By: Shannon Ralph
I am sitting on my laptop in my living room writing this. My two boys, Lucas and Nicholas, are playing Super Mario World on the Wii. My daughter, Sophie, is sitting beside me, begging me to let her watch an episode of Hello Kitty on Netflix Instant. I tell her, without even averting my eyes from the screen, that she can watch it after the boys finish their video game. She crosses her skinny little arms in defiance and begins to pout. We are all four in the same room, but we may as well be miles apart. We pay no attention to one another. We occupy the same space, but we are each in our little worlds.
This scenario is one I suspect is played out every day in households all over this country. Technology has managed to drive a wedge into the very heart of our relationships. Yes, I realize that sounds a bit melodramatic, but think about it. A few short years ago, I didn’t even own a cell phone. Now I no longer have a landline. It doesn’t matter either way, however, because people rarely call me anymore. They text. Quick bursts of letters—not even complete words, in most cases—completely lacking in emotion. Rather than picking up a phone to wish a friend a happy birthday, we text them. Rather than calling someone to congratulate them on a promotion or a new baby, we simply click “Like” on their Facebook status. Rather than walking to a coworker’s office to ask them a question, and risking the possibly of getting off-topic discussing our children and books we’ve read and the movies we’ve seen lately—connecting on a real, human level—we simply email our question. No chance of any bothersome connections that way. I wonder what we are teaching our children about human connections in today’s world.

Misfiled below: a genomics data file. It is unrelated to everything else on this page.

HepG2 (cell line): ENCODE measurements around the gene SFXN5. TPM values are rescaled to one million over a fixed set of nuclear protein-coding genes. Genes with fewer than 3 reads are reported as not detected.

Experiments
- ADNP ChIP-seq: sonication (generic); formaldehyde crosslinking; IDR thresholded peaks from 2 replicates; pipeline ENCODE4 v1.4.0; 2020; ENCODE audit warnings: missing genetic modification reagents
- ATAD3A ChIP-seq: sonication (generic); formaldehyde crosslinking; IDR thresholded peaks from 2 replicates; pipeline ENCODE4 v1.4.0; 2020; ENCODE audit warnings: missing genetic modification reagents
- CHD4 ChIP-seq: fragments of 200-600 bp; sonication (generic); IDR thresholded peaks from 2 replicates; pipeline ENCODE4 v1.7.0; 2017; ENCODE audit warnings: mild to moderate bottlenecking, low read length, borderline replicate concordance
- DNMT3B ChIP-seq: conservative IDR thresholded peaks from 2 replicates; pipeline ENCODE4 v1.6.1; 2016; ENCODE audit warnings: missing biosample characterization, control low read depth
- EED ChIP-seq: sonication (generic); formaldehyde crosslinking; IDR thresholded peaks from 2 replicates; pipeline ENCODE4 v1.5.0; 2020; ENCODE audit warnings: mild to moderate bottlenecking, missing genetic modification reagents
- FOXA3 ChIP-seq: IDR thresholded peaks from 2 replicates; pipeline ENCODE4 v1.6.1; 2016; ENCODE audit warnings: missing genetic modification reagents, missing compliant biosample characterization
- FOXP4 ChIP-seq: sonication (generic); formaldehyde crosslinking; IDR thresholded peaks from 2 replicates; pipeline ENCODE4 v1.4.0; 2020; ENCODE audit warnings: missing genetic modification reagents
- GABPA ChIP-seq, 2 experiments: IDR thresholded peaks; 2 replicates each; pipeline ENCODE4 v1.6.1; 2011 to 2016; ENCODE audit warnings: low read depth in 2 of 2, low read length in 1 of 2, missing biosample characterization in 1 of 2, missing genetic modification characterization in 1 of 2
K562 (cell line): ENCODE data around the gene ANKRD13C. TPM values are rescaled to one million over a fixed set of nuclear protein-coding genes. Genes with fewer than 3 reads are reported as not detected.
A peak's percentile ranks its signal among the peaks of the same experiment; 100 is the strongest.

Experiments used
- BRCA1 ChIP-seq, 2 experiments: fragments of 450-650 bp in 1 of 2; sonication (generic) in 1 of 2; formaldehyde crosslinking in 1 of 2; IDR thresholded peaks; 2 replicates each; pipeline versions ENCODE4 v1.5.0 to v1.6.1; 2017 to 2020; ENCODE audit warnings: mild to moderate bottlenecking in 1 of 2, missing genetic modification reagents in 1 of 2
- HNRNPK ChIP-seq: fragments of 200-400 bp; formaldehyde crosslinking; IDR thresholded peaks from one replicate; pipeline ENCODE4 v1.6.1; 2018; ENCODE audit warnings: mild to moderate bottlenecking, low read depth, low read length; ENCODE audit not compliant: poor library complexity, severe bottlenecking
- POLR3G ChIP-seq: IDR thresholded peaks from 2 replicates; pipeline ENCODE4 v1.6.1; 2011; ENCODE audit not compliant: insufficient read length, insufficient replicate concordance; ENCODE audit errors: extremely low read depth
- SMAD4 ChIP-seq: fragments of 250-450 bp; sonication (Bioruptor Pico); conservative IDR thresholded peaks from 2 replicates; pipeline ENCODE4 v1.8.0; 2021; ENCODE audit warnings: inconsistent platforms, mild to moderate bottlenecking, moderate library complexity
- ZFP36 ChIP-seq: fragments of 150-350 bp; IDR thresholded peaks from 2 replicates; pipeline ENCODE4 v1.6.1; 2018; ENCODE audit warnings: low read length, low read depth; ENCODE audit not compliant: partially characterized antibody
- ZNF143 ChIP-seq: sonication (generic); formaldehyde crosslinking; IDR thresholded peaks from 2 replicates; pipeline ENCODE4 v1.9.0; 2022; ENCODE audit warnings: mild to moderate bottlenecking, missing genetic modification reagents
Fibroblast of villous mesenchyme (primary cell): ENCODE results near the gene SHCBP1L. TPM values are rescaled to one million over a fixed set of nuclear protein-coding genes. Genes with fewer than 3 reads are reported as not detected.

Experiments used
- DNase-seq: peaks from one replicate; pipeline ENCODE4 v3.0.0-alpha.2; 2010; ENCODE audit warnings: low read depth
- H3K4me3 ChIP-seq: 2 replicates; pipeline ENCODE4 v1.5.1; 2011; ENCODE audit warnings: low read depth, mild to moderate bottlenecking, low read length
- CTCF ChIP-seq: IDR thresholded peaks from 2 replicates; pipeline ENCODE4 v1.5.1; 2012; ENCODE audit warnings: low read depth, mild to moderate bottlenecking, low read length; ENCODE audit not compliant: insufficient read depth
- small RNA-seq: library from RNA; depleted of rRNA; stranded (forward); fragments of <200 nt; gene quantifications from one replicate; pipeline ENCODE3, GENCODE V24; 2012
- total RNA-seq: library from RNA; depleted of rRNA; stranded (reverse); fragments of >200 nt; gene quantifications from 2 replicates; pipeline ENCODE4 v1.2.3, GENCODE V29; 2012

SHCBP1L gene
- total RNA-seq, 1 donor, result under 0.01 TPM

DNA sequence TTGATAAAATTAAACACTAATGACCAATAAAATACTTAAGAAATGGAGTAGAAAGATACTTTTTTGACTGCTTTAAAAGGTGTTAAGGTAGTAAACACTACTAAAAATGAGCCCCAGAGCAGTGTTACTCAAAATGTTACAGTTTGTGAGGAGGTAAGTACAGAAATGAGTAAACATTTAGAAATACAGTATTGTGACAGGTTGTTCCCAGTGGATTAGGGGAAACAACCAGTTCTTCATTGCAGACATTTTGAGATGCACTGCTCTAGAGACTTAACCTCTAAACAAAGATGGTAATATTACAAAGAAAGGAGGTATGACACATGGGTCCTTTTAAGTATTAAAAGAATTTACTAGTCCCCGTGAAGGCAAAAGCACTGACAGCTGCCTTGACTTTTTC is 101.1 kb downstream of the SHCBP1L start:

I readily admit that I am as guilty as anyone else when it comes to being dependent on technology. I have a dirty little secret to share. I am in love. And I am not talking about Ruanita. I am completed, head-over-heels infatuated with my laptop. I admit to loving my laptop with a deep, passionate devotion that should be reserved for living creatures—not inanimate objects. But I can’t help myself. It is cherry red and shiny and beautiful. It makes me happy. It is my best friend when I am home alone with my kids. It is my link to an adult world outside of Pop Tarts and PBS cartoons. I can log on at any time and find whatever I am looking for—a supportive friend on Facebook, a stupid video on YouTube to make me laugh, intelligent opinions on the Huffington Post, the latest world news from CNN, sympathetic blogging moms on websites galore. It is my lifeline.
Given my unnatural—and probably ludicrously unhealthy—devotion to my laptop, it should come as no shock to me that my children are infatuated with technology as well. What do we do with today’s technology-obsessed children? I have two of them living in my house. Sophie—perhaps because she is a girl or, more likely, because she is a diva—isn’t really obsessed with technology in the same way as the boys. She typically prefers to get her kicks by following me from room to room reciting the ways in which I have wronged her throughout the day. My two boys, however, are completely enamored of it. If it beeps, bings, chirps, lights up, has a keyboard, or possesses a screen, it will put Lucas and Nicholas into a technology-induced frenzy.
Nicholas, my youngest son, is particularly preoccupied with all things electronic. He is constantly asking to play the Wii. It is the first thing he asks about each morning and the last thing we discuss each night. When we bought the Wii, it was initially meant to be for Ruanita and me. We bought the Wii Fit and had visions of getting slim and sexy by hula hooping along to the characters on the Wii. However, I stepped onto the balance board for the first time and it made a little “ooh” sound and then my Mii character suddenly, and rather shockingly, grew fatter and fatter. I quickly lost all affection for that particular video game. Screw that. I don’t need a video game telling me I am fat. As you can imagine, Ruanita and I rarely play it these days. It has gone the way of the treadmill in our basement family room and the expensive exercise bike taking up space in our living room.